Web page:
There are several dozen styles of liquid filler available from over 100 US manufacturers. All have advantages and disadvantages and the range of choice may be overwhelming to the buyer who wants to know what kind of filler is “best”. This whitepaper will discuss the class of filler commonly called “overflow” fillers. Subsequent whitepapers will discuss other filling architectures.
There are two broad classifications of liquid filler. Volumetric fillers measure and dispense an amount of liquid independent of the container size.
The second class, level fillers, rely on the internal volume of the container. Level fillers fill the product a certain distance from the top of the neck. This distance will remain constant regardless of the container’s internal volume. This internal volume can vary significantly especially for blown glass bottles. If filled volumetrically, the level of product will vary creating an appearance of over and under fill. This is especially true when products are displayed side by side on the store shelf. Level fillers are sometimes called “cosmetic” fillers because they give the cosmetic appearance of a constant fill volume.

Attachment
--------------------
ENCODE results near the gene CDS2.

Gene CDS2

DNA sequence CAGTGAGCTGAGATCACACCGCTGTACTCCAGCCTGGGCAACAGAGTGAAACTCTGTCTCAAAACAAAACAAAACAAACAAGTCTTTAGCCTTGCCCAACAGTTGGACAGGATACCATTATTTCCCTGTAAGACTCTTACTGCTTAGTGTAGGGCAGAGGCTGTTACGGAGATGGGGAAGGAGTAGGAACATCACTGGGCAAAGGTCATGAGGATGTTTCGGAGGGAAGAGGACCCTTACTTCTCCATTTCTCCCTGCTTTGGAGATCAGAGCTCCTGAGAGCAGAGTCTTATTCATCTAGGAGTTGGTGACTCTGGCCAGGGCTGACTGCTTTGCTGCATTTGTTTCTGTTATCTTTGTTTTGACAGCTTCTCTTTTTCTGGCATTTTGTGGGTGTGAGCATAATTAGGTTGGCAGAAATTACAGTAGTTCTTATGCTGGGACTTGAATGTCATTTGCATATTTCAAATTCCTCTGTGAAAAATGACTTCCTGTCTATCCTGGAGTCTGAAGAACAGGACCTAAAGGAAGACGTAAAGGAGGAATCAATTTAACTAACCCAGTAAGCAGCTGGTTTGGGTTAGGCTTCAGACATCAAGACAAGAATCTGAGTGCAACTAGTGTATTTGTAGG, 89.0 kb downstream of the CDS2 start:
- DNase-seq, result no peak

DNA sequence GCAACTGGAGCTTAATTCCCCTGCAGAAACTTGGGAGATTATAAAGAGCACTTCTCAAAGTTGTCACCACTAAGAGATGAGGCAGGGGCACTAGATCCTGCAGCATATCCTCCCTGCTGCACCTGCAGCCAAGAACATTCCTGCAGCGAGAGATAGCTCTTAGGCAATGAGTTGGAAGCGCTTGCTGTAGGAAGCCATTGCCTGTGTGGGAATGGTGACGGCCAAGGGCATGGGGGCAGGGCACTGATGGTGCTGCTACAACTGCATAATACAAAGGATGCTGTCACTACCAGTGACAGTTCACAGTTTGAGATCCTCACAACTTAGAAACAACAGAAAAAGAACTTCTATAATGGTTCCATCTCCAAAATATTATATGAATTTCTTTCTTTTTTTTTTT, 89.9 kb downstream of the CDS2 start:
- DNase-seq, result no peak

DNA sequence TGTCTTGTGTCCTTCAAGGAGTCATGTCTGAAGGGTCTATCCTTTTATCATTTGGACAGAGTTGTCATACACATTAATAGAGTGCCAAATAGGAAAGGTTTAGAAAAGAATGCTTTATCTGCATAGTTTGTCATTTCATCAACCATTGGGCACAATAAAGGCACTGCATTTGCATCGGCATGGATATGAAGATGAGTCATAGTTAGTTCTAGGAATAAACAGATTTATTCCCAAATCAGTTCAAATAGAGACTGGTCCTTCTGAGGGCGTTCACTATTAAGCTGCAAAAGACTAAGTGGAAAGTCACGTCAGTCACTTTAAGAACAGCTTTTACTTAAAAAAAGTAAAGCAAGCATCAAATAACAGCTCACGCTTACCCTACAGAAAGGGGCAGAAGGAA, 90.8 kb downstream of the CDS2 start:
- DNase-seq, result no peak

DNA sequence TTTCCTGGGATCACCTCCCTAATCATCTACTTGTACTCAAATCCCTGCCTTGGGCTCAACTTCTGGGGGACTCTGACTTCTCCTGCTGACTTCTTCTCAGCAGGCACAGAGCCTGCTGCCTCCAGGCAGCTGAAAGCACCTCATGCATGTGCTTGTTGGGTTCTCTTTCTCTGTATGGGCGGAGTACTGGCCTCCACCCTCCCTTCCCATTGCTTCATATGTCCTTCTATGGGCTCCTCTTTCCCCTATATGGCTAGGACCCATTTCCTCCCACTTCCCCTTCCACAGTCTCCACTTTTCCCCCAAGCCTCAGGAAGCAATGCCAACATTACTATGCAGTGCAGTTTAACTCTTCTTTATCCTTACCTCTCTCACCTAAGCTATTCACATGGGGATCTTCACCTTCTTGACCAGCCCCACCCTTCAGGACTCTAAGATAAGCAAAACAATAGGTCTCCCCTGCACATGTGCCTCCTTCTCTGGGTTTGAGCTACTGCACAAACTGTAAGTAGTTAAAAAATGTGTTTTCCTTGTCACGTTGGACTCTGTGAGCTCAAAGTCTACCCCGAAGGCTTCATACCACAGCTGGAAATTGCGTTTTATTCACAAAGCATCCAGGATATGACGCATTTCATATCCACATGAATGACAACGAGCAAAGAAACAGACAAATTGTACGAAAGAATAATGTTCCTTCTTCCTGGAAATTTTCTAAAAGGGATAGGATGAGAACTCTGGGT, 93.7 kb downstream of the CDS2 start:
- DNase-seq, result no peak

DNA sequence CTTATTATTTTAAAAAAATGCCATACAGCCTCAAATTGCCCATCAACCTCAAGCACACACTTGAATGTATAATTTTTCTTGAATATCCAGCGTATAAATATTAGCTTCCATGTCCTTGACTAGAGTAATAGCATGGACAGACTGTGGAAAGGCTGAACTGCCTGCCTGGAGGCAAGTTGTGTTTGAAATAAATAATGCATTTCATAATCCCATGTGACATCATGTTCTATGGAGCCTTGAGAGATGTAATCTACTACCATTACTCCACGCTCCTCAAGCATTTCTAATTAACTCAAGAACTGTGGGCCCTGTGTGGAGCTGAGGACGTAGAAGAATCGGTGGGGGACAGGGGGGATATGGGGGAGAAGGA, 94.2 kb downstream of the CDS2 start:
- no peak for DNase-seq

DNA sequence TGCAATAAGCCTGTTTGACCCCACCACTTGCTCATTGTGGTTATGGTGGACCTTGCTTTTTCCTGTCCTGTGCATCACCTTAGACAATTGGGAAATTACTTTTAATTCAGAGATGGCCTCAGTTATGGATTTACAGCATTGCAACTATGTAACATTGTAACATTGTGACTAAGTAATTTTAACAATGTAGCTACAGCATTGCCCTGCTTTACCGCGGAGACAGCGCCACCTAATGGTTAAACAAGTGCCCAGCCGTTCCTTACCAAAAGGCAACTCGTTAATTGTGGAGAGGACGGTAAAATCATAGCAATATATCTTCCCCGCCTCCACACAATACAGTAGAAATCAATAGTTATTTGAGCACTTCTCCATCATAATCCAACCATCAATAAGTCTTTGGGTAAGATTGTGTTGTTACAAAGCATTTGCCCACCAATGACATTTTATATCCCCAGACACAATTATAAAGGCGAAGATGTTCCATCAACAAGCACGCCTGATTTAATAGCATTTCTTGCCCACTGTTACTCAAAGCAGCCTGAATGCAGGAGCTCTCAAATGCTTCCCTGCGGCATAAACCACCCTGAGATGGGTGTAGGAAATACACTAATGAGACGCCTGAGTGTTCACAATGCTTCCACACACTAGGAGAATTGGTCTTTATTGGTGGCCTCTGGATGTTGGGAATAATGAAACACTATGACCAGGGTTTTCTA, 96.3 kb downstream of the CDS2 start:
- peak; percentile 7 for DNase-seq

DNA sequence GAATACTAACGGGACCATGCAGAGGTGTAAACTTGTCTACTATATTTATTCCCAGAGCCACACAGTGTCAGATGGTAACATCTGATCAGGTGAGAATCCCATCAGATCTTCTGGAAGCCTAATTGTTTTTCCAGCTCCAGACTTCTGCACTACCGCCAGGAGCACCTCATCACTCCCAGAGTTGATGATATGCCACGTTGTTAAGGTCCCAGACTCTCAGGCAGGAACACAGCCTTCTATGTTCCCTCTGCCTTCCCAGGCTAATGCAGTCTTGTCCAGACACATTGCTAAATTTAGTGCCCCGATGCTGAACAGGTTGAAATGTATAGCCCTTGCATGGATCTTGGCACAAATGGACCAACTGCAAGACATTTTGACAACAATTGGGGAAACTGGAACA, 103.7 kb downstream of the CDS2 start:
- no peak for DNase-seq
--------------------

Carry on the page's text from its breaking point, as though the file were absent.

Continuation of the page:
Level fillers are available in inline or rotary configurations for fill volumes from an ounce or less to multiple gallons and speeds from 5-10cpm (containers per minute) to 1,200ppm and more. They are available for still liquids, as will be discussed here. They are also available for carbonated beverages such as soft drinks and beer. This requires specialized configuration beyond the scope of this paper.
Level fillers are generally simpler than volumetric fillers of similar capacities. This simplicity makes them easier to run, clean, set up and maintain. Simplicity also makes them less expensive to buy and operate.
There are two main disadvantages to level filling.
Download the complete Overflow Fillers Whitepaper to continue learning about the disadvantages of level filling, and other overflow filler configurations.